Carmen Arias de Castro Montero, known as Mimina, was both on 15 April, 1921 and died on 1 November, 2013.
She drew, painted watercolours and was responsible for the porcelain jewellery lines of Sargadelos; and she was Díaz Pardo’s lifetime companion for over 70 years.
She drew, painted watercolours and was responsible for the porcelain jewellery lines of Sargadelos; and she was Díaz Pardo's lifetime companion for over 70 years. From the time they met as young people, Mimina was crucial at the most important times of Isaac's life: when he was a painter in Madrid; at the beginnings of Castro; at the start-up of the Magdalena plant and the birth of Sargadelos; as well as being the mother of his three children and the ideal host of all the visits they received at home.
Childhood and studies
She was the third of four children of a conservative Catholic family. Her parents were the lawyer Alicio Arias de Castro and Blanca Montero de Doiztúa. The family spent the winters in the centre of La Coruña and the summers in their country home in Castro de Samoedo, Sada (province of La Coruña). From an early age she began to receive drawing and watercolour classes from the painter Dolores Díaz Baliño, where she met Isaac Díaz Pardo, who was her nephew.
Start of the relationship with Isaac and marriage
Mimina will for years maintain a close friendship with “Lolita”, her teacher: she would be her assistant in the drawing classes in the Instituto Eusebio da Guarda in La Coruña and later they would be fellow-students at the San Fernando School in Madrid to study Fine Arts on a part-time attendance basis. At that time she and Isaac were engaged and they were able to see each other in the trips she made to Madrid, where he lived. Her father did not approve the marked left-wing politics of Isaac and tried to prevent their meetings, which meant that Carmen could not complete her studies.
Mimina married Díaz Pardo in 1945 and moved to Madrid to share the painter’s life in the capital.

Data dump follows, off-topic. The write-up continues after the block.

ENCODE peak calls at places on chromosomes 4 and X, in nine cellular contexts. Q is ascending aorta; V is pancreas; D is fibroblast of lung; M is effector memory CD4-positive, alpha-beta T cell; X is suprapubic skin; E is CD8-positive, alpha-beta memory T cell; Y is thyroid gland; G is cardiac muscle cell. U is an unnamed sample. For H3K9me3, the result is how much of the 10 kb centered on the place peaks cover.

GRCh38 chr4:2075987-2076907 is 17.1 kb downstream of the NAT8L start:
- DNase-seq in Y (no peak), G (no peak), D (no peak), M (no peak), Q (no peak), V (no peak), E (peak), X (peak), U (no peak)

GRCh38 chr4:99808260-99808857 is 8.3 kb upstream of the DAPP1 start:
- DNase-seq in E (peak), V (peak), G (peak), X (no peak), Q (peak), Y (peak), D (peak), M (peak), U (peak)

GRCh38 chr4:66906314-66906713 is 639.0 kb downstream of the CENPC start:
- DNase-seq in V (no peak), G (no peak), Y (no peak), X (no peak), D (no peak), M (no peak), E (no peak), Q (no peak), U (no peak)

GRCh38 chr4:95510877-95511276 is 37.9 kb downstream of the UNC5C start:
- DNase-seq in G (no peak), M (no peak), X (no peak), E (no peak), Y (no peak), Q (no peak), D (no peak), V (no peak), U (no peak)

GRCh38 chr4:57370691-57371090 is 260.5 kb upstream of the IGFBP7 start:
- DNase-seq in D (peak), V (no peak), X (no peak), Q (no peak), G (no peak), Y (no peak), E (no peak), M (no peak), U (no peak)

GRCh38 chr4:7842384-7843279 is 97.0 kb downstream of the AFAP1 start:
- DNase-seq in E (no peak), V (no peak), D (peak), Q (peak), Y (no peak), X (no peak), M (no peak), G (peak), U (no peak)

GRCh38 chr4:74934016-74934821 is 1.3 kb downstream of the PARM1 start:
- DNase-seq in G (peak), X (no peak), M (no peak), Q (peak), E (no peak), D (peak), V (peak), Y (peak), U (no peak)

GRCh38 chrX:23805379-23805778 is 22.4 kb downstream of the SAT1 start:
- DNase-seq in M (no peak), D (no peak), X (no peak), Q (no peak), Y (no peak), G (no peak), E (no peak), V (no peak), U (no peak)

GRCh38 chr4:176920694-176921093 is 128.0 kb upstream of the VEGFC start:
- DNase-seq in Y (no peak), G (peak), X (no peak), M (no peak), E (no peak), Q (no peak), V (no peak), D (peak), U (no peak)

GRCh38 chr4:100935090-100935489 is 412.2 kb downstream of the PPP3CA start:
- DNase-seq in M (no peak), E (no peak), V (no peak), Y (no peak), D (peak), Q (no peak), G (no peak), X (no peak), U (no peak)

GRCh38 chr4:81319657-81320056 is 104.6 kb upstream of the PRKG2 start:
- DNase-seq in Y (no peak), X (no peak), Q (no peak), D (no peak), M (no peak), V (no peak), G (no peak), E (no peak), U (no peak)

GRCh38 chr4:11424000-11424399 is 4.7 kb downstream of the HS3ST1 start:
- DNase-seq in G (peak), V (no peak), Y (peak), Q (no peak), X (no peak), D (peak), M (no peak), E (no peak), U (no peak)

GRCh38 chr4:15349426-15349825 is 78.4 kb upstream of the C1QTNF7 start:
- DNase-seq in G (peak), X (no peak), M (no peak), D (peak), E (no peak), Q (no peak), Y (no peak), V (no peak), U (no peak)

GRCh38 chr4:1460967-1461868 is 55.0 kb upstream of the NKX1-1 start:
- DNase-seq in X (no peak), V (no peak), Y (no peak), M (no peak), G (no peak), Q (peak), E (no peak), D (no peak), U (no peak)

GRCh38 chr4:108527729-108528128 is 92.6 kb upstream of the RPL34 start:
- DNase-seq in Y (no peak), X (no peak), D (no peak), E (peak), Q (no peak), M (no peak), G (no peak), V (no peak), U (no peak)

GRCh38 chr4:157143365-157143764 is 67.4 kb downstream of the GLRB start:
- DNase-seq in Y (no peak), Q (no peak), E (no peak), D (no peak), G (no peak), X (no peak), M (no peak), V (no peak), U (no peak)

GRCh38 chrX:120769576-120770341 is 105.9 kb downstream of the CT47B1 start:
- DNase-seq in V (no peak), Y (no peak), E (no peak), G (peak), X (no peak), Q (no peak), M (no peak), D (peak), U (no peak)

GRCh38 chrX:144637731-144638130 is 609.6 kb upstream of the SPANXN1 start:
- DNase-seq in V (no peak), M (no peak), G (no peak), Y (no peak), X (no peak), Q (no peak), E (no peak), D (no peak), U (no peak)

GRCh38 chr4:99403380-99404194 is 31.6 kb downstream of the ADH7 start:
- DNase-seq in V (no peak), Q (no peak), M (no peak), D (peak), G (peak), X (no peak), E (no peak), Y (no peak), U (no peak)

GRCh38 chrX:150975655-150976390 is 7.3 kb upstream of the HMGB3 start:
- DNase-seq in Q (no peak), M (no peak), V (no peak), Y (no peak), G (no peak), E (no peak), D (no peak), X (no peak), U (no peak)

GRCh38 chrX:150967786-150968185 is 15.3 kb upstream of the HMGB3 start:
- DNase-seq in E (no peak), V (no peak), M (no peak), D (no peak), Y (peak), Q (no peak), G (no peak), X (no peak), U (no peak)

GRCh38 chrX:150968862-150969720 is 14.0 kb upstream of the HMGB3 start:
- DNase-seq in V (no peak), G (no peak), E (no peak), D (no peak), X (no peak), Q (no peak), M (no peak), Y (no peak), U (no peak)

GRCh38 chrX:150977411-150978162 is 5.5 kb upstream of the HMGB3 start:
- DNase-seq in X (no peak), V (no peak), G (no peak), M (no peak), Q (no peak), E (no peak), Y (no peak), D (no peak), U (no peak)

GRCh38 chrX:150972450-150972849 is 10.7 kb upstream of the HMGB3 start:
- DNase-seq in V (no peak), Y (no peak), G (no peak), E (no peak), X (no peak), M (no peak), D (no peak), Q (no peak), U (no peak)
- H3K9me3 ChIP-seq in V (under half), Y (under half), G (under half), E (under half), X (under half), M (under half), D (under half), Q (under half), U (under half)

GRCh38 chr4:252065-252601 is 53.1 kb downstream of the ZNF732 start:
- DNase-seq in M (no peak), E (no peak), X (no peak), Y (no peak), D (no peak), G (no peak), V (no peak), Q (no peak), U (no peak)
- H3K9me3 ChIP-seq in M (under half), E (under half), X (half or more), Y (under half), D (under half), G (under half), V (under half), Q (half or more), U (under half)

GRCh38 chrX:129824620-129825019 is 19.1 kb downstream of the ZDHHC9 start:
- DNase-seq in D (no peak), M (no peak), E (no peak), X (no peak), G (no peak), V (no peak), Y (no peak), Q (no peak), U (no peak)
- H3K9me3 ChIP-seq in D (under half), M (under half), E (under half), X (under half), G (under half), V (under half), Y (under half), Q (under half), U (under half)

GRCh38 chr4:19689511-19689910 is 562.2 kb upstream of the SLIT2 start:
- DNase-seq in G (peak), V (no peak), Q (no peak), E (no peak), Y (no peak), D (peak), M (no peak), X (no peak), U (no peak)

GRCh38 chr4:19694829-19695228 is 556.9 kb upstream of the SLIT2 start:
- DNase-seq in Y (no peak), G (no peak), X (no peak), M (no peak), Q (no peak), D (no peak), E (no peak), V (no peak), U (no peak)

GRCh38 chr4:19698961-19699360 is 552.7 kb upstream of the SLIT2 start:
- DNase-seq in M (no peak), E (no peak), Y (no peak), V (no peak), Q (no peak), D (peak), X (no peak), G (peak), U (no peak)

True to her character, Mimina married Díaz Pardo in 1945 and moved to Madrid to share the painter’s life in the capital.
After participating in a few collective exhibitions and receiving prizes, the birth of her three sons Camilo, Xoxé and Rosendo in little more than 3 years forced her to abandon her artistic activity.
Her role in the companies
On their return to Galicia in 1949, they settled in her family’s country home (Pazo) in Sada, where Díaz Pardo would begin a ceramics laboratory which was to give rise to Cerámicas do Castro. Her role would be key in this project. Her knowledge allowed her to set up the porcelain decoration workshop.
Castro proved a success and Isaac was invited to create a ceramics factory in Magdalena, 108 kilometres from Buenos Aires. Mimina remained in charge of Castro and their three sons. In 1958 she joined her husband in Magdalena, where she took charge again of the decoration workshop and trained the workers.
Mimina was key at the most important times of Isaac’s life: in the early days of Castro, in the start-up of Magdalena, and in the birth of Sargadelos.
This stage was particularly tough for her. She was far from her land and her children, and travelled constantly.
Maruxa, the wife of Luis Seoane, was an important friend for her in those years. It was a friendship that would last forever.
At the end of the 1960s, the South American adventure came to an end and their forces were focused on the creation in Lugo of the Sargadelos factory in 1970. Mimina helped in the decoration department and created Placas María, a line of porcelain jewellery painted in detail by hand, which was a great success.
During all their life together Mimina constructed an impressive archive covering her husband’s work: albums of press cuttings going back to when Isaac began to make his mark as a painter, until his last interviews before his death. It is a further symptom of her commitment to Díaz Pardo: a companion in his travels, life, successes and failures.
Her commitment to Díaz Pardo was complete: a companion in his travels, life, successes and failures.